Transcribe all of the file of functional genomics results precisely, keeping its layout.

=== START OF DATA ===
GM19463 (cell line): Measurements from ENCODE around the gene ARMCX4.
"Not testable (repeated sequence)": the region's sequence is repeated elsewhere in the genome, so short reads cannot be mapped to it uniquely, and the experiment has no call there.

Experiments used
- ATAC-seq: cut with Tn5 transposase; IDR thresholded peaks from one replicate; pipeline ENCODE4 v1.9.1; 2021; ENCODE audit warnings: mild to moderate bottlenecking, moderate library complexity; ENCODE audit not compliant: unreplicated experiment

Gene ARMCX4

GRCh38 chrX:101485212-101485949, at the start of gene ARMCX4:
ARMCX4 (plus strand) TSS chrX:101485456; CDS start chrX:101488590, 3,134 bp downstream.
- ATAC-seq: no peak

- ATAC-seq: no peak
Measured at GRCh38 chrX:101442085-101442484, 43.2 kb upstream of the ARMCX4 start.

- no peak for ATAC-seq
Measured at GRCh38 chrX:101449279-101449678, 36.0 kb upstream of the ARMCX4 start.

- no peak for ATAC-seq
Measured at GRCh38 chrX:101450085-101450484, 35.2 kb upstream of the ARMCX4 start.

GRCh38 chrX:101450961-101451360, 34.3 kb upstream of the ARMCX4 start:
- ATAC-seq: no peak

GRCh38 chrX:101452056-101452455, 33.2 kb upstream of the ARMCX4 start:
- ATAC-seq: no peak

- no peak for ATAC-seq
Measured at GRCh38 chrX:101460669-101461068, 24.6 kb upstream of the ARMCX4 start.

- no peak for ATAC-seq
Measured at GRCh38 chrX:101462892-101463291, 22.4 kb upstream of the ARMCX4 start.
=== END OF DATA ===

GM19463 (cell line): Measurements from ENCODE around the gene ARMCX4.
"Not testable (repeated sequence)": the region's sequence is repeated elsewhere in the genome, so short reads cannot be mapped to it uniquely, and the experiment has no call there.

Experiments used
- ATAC-seq: cut with Tn5 transposase; IDR thresholded peaks from one replicate; pipeline ENCODE4 v1.9.1; 2021; ENCODE audit warnings: mild to moderate bottlenecking, moderate library complexity; ENCODE audit not compliant: unreplicated experiment

Gene ARMCX4

GRCh38 chrX:101485212-101485949, at the start of gene ARMCX4:
ARMCX4 (plus strand) TSS chrX:101485456; CDS start chrX:101488590, 3,134 bp downstream.
- ATAC-seq: no peak

- ATAC-seq: no peak
Measured at GRCh38 chrX:101442085-101442484, 43.2 kb upstream of the ARMCX4 start.

- no peak for ATAC-seq
Measured at GRCh38 chrX:101449279-101449678, 36.0 kb upstream of the ARMCX4 start.

- no peak for ATAC-seq
Measured at GRCh38 chrX:101450085-101450484, 35.2 kb upstream of the ARMCX4 start.

GRCh38 chrX:101450961-101451360, 34.3 kb upstream of the ARMCX4 start:
- ATAC-seq: no peak

GRCh38 chrX:101452056-101452455, 33.2 kb upstream of the ARMCX4 start:
- ATAC-seq: no peak

- no peak for ATAC-seq
Measured at GRCh38 chrX:101460669-101461068, 24.6 kb upstream of the ARMCX4 start.

- no peak for ATAC-seq
Measured at GRCh38 chrX:101462892-101463291, 22.4 kb upstream of the ARMCX4 start.